Abstract: "Human between-group interactions are highly variable, ranging from violent to tolerant and affiliative. Tolerance between groups is linked to our unique capacity for large-scale cooperation and cumulative culture, but its evolutionary origins are understudied. In chimpanzees, one of our closest living relatives, predominantly hostile between-group interactions impede cooperation and information flow across groups. In contrast, in our other closest living relative, the bonobo, tolerant between-group associations are observed. However, as these associations can be frequent and prolonged and involve social interactions that mirror those within groups, it is unclear whether these bonobos really do belong to separate groups. Alternatively, the bonobo grouping patterns may be homologous to observations from the large Ngogo chimpanzee community, where individuals form within-group neighborhoods despite sharing the same membership in the larger group. To characterize bonobo grouping patterns, we compare the social structure of the Kokolopori bonobos with the chimpanzee group of Ngogo. Using cluster analysis, we find temporally stable clusters only in bonobos. Despite the large spatial overlap and frequent interactions between the bonobo clusters, we identified significant association preference within but not between clusters and a unique space use of each cluster. Although bonobo associations are flexible (i.e., fission–fusion dynamics), cluster membership predicted the bonobo fission compositions and the spatial cohesion of individuals during encounters. These findings suggest the presence of a social system that combines clear in-group/out-group distinction and out-group tolerance in bonobos, offering a unique referential model for the evolution of tolerant between-group interactions in humans."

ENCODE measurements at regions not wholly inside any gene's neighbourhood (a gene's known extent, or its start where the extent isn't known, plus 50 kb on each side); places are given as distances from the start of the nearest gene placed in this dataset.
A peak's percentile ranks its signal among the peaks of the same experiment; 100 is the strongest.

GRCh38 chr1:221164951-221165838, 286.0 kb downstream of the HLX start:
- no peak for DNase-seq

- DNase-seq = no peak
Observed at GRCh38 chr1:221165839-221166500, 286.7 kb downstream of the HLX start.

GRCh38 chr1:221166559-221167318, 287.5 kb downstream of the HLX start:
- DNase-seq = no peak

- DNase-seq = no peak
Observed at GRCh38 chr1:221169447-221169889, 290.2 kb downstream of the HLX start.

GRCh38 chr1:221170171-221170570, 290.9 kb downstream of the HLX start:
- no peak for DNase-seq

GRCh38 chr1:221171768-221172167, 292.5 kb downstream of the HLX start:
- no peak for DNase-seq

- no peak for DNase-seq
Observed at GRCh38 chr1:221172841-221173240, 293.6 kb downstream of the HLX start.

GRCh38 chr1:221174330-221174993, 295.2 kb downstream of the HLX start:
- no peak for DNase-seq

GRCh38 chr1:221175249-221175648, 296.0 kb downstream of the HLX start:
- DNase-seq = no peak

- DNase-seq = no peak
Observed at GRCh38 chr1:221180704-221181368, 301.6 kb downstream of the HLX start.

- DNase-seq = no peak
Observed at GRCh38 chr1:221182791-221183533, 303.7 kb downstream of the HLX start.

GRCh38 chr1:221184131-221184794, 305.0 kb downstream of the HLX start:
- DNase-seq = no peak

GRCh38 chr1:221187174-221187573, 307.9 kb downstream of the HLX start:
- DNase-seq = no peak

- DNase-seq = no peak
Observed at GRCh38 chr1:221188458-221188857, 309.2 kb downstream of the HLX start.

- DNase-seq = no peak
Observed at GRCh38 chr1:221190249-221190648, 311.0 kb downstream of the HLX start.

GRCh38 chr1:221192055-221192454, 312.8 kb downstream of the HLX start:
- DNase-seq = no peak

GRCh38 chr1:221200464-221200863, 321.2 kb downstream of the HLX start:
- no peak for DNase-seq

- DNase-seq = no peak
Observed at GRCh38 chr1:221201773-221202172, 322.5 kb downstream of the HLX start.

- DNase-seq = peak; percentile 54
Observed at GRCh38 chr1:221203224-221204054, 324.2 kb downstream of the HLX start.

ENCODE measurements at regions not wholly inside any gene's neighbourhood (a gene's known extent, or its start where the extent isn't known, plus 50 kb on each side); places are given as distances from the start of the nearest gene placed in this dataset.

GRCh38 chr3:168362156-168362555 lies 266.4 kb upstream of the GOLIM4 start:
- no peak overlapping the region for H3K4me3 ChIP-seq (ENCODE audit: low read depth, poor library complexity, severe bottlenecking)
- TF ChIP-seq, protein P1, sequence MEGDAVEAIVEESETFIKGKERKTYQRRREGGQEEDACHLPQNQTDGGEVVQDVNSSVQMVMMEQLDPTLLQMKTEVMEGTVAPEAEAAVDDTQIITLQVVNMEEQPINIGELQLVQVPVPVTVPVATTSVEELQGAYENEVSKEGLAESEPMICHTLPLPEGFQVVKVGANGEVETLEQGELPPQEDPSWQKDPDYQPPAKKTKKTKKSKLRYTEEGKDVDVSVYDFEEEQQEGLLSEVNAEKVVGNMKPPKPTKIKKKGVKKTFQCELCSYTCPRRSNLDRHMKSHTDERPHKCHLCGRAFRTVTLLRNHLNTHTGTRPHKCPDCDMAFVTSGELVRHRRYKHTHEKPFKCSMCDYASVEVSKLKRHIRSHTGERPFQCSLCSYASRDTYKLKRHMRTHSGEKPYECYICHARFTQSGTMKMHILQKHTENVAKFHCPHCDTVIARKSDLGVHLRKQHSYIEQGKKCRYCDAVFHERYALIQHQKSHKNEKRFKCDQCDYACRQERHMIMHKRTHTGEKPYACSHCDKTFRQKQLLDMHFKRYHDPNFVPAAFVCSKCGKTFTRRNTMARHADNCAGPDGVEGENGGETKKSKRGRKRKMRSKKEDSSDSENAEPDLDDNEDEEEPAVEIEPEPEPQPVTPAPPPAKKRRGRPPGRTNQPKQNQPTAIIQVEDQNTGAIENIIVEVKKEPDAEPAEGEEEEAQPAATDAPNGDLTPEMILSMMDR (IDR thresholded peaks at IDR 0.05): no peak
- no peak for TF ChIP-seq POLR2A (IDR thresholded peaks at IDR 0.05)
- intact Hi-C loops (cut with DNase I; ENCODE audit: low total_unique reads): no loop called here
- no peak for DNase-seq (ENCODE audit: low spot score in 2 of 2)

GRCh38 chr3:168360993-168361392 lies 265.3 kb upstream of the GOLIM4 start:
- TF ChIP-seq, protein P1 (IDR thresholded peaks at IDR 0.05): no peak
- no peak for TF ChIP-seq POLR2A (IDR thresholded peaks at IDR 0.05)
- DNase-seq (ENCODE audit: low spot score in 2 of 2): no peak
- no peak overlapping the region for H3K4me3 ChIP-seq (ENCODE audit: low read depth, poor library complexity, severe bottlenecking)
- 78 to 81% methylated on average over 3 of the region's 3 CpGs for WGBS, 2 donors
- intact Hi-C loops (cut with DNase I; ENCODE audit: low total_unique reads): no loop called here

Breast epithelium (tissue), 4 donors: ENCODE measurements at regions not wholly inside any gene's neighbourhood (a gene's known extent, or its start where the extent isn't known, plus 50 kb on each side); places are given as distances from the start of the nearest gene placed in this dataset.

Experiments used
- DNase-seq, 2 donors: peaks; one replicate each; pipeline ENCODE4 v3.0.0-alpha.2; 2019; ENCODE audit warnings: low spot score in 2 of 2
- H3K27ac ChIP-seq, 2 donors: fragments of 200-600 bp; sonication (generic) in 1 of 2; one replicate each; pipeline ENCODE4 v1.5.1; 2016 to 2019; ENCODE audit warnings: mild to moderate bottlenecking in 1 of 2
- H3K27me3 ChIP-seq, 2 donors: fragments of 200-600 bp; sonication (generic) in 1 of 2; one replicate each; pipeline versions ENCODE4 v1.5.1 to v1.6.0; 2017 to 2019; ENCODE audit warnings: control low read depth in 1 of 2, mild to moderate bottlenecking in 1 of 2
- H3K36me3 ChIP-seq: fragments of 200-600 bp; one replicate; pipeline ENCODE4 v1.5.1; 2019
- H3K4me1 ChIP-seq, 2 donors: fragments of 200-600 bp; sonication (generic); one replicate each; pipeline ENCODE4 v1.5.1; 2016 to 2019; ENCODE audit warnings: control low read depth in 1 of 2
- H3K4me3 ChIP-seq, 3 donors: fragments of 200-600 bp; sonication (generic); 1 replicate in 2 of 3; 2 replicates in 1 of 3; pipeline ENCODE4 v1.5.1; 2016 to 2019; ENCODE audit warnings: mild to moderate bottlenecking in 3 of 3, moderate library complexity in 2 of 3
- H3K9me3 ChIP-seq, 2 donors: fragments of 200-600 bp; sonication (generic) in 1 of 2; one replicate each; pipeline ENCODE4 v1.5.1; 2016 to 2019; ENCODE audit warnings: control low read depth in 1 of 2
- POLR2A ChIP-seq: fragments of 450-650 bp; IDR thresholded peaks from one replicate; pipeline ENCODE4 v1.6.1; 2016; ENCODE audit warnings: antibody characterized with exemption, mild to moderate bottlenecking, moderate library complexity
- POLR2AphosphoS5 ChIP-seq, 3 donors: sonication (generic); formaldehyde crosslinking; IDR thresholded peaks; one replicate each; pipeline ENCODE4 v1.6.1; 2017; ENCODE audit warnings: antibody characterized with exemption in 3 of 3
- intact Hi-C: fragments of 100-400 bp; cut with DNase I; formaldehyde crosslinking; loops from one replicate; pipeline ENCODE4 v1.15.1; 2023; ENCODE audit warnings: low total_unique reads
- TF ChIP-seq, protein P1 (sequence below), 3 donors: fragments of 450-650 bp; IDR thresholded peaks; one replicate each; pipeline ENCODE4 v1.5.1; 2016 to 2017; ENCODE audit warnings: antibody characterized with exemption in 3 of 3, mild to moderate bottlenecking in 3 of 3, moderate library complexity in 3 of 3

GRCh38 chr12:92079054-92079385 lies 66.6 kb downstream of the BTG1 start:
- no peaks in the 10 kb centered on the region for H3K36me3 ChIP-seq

September 7, 2022